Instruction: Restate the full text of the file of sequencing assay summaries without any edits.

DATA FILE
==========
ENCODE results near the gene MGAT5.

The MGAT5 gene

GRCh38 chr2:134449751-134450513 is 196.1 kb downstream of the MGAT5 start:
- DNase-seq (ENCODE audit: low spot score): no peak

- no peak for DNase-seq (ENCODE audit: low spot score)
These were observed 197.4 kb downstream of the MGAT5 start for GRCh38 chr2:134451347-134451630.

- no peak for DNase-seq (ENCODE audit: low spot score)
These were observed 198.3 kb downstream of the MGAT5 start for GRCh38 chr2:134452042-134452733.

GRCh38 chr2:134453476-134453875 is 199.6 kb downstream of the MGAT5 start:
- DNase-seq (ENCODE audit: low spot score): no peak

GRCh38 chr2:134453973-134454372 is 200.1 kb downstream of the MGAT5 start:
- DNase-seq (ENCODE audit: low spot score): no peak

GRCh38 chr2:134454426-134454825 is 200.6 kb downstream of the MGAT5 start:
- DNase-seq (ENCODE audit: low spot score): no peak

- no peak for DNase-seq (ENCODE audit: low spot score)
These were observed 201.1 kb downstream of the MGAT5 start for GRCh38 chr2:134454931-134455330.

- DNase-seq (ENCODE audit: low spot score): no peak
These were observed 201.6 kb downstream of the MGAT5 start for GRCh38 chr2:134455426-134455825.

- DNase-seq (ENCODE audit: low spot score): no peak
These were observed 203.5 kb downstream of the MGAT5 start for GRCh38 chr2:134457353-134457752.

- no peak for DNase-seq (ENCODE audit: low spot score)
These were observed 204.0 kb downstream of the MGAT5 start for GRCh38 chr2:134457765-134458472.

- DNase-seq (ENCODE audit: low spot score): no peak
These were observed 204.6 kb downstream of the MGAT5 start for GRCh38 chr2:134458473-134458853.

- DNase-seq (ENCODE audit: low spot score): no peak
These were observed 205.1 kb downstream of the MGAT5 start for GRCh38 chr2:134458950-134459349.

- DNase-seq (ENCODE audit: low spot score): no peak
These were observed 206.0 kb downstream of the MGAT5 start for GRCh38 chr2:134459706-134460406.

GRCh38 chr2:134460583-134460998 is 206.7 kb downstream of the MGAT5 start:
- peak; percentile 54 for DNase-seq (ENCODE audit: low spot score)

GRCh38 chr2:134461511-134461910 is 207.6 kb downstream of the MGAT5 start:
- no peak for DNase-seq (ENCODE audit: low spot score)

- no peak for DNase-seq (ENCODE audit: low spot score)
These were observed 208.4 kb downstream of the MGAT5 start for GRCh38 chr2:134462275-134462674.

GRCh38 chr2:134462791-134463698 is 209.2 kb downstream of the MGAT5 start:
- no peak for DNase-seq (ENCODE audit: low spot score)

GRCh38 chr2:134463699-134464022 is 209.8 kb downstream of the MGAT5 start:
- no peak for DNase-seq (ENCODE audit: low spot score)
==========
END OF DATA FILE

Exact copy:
ENCODE results near the gene MGAT5.

The MGAT5 gene

GRCh38 chr2:134449751-134450513 is 196.1 kb downstream of the MGAT5 start:
- DNase-seq (ENCODE audit: low spot score): no peak

- no peak for DNase-seq (ENCODE audit: low spot score)
These were observed 197.4 kb downstream of the MGAT5 start for GRCh38 chr2:134451347-134451630.

- no peak for DNase-seq (ENCODE audit: low spot score)
These were observed 198.3 kb downstream of the MGAT5 start for GRCh38 chr2:134452042-134452733.

GRCh38 chr2:134453476-134453875 is 199.6 kb downstream of the MGAT5 start:
- DNase-seq (ENCODE audit: low spot score): no peak

GRCh38 chr2:134453973-134454372 is 200.1 kb downstream of the MGAT5 start:
- DNase-seq (ENCODE audit: low spot score): no peak

GRCh38 chr2:134454426-134454825 is 200.6 kb downstream of the MGAT5 start:
- DNase-seq (ENCODE audit: low spot score): no peak

- no peak for DNase-seq (ENCODE audit: low spot score)
These were observed 201.1 kb downstream of the MGAT5 start for GRCh38 chr2:134454931-134455330.

- DNase-seq (ENCODE audit: low spot score): no peak
These were observed 201.6 kb downstream of the MGAT5 start for GRCh38 chr2:134455426-134455825.

- DNase-seq (ENCODE audit: low spot score): no peak
These were observed 203.5 kb downstream of the MGAT5 start for GRCh38 chr2:134457353-134457752.

- no peak for DNase-seq (ENCODE audit: low spot score)
These were observed 204.0 kb downstream of the MGAT5 start for GRCh38 chr2:134457765-134458472.

- DNase-seq (ENCODE audit: low spot score): no peak
These were observed 204.6 kb downstream of the MGAT5 start for GRCh38 chr2:134458473-134458853.

- DNase-seq (ENCODE audit: low spot score): no peak
These were observed 205.1 kb downstream of the MGAT5 start for GRCh38 chr2:134458950-134459349.

- DNase-seq (ENCODE audit: low spot score): no peak
These were observed 206.0 kb downstream of the MGAT5 start for GRCh38 chr2:134459706-134460406.

GRCh38 chr2:134460583-134460998 is 206.7 kb downstream of the MGAT5 start:
- peak; percentile 54 for DNase-seq (ENCODE audit: low spot score)

GRCh38 chr2:134461511-134461910 is 207.6 kb downstream of the MGAT5 start:
- no peak for DNase-seq (ENCODE audit: low spot score)

- no peak for DNase-seq (ENCODE audit: low spot score)
These were observed 208.4 kb downstream of the MGAT5 start for GRCh38 chr2:134462275-134462674.

GRCh38 chr2:134462791-134463698 is 209.2 kb downstream of the MGAT5 start:
- no peak for DNase-seq (ENCODE audit: low spot score)

GRCh38 chr2:134463699-134464022 is 209.8 kb downstream of the MGAT5 start:
- no peak for DNase-seq (ENCODE audit: low spot score)